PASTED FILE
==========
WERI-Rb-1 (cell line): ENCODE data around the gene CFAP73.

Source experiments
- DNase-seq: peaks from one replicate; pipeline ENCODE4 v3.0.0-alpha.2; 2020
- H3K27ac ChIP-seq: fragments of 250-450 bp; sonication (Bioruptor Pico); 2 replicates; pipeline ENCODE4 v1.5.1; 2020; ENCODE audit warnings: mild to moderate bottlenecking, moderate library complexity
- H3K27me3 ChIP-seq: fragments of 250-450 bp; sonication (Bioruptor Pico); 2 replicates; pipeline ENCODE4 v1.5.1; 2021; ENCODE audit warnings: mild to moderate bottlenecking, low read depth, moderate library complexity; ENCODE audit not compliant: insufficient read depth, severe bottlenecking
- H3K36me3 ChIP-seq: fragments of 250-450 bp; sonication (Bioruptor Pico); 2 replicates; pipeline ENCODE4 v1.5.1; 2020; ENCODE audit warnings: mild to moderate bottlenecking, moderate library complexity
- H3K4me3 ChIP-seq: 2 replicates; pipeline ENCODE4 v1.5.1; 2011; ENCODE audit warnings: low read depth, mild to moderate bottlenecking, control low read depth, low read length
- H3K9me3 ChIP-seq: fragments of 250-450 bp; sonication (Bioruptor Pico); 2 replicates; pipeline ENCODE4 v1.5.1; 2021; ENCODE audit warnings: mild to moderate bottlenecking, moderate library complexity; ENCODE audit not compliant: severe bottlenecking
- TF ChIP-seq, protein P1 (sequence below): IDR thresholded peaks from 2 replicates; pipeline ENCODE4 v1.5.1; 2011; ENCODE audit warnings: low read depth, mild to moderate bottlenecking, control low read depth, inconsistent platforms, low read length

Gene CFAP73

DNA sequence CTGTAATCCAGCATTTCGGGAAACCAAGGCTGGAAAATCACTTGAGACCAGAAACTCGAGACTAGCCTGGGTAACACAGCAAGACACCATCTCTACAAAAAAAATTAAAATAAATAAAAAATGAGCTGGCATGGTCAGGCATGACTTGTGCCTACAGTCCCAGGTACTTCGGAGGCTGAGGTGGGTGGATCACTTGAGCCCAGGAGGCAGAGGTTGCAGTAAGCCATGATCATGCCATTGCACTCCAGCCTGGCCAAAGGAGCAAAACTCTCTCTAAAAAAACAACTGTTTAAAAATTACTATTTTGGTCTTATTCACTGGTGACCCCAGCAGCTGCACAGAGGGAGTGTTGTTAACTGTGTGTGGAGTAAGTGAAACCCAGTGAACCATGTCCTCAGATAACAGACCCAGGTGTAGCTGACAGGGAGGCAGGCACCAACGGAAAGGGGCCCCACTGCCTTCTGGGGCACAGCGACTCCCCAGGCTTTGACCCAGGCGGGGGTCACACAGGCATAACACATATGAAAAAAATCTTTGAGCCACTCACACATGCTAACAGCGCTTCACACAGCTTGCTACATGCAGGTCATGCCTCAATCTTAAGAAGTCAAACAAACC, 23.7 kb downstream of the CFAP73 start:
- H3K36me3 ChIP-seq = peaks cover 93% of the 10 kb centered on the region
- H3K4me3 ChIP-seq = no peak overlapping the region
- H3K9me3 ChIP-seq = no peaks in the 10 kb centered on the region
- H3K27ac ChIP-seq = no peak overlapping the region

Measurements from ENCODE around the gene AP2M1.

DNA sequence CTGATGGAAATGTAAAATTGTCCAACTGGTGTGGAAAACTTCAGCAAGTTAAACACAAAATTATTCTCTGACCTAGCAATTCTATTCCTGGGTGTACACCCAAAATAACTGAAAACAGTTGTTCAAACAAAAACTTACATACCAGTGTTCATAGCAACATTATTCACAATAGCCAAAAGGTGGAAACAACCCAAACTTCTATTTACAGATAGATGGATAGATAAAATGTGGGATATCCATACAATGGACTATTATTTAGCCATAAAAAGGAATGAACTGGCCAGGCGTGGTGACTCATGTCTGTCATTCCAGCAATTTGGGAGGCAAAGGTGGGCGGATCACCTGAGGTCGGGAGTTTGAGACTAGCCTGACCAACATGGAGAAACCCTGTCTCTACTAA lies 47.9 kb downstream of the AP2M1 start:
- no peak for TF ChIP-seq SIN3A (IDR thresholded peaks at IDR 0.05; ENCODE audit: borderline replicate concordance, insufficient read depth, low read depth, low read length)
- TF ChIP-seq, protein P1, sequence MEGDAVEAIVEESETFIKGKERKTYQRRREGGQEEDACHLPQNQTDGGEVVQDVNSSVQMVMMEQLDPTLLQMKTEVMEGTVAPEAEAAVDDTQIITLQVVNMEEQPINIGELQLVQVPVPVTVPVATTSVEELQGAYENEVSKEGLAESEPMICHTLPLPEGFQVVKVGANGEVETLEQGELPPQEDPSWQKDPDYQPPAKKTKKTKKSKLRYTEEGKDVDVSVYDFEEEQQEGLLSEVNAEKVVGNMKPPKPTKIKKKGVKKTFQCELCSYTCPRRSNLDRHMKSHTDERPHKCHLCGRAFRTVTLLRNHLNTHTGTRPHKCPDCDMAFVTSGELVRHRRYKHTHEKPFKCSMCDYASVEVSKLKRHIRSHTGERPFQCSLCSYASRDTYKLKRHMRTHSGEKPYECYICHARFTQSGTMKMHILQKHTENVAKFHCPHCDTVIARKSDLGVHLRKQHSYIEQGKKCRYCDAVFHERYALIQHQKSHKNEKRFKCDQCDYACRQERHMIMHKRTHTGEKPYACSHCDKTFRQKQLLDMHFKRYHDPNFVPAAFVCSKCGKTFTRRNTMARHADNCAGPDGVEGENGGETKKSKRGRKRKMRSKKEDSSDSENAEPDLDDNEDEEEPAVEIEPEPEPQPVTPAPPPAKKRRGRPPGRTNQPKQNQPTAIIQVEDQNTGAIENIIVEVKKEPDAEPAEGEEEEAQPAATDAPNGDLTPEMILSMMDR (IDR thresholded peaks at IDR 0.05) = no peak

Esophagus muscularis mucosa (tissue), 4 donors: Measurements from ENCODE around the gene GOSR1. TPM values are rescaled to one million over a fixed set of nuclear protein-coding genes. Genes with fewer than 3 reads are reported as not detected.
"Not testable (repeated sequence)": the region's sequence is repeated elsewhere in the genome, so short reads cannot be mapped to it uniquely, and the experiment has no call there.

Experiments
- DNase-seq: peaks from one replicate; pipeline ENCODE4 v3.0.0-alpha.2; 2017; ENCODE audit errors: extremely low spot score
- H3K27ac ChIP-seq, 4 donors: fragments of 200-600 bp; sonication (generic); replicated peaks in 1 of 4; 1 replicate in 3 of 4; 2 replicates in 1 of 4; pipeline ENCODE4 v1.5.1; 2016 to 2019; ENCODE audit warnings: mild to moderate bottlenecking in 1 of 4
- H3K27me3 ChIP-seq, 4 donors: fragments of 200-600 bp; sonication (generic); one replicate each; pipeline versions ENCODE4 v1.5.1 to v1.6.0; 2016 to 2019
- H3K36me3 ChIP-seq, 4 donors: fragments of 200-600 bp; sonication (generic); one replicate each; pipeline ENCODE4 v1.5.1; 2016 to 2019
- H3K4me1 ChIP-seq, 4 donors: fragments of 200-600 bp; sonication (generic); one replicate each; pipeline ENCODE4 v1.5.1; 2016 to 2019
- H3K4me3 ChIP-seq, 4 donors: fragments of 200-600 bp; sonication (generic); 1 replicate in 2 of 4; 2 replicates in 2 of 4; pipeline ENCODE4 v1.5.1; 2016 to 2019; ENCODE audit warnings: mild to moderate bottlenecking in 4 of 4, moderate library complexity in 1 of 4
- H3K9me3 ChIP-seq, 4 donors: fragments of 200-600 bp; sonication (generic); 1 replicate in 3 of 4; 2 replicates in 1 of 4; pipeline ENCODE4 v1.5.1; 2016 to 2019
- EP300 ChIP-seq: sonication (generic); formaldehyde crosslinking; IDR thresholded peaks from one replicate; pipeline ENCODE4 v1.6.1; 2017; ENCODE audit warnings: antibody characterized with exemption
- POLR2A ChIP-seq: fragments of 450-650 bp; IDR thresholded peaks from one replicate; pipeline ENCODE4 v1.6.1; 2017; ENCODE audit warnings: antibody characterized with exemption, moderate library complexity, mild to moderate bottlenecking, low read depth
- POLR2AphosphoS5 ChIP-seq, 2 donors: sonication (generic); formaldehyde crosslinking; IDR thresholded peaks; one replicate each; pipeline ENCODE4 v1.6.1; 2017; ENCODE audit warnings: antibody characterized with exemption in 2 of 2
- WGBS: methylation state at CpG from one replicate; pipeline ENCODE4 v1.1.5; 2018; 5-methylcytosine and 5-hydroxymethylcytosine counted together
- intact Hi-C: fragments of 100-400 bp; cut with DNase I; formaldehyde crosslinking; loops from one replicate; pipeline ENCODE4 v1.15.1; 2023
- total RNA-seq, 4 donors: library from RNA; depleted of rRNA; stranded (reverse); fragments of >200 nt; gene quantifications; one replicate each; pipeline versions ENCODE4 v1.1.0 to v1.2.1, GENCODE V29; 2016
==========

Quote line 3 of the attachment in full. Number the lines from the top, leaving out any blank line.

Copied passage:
- DNase-seq: peaks from one replicate; pipeline ENCODE4 v3.0.0-alpha.2; 2020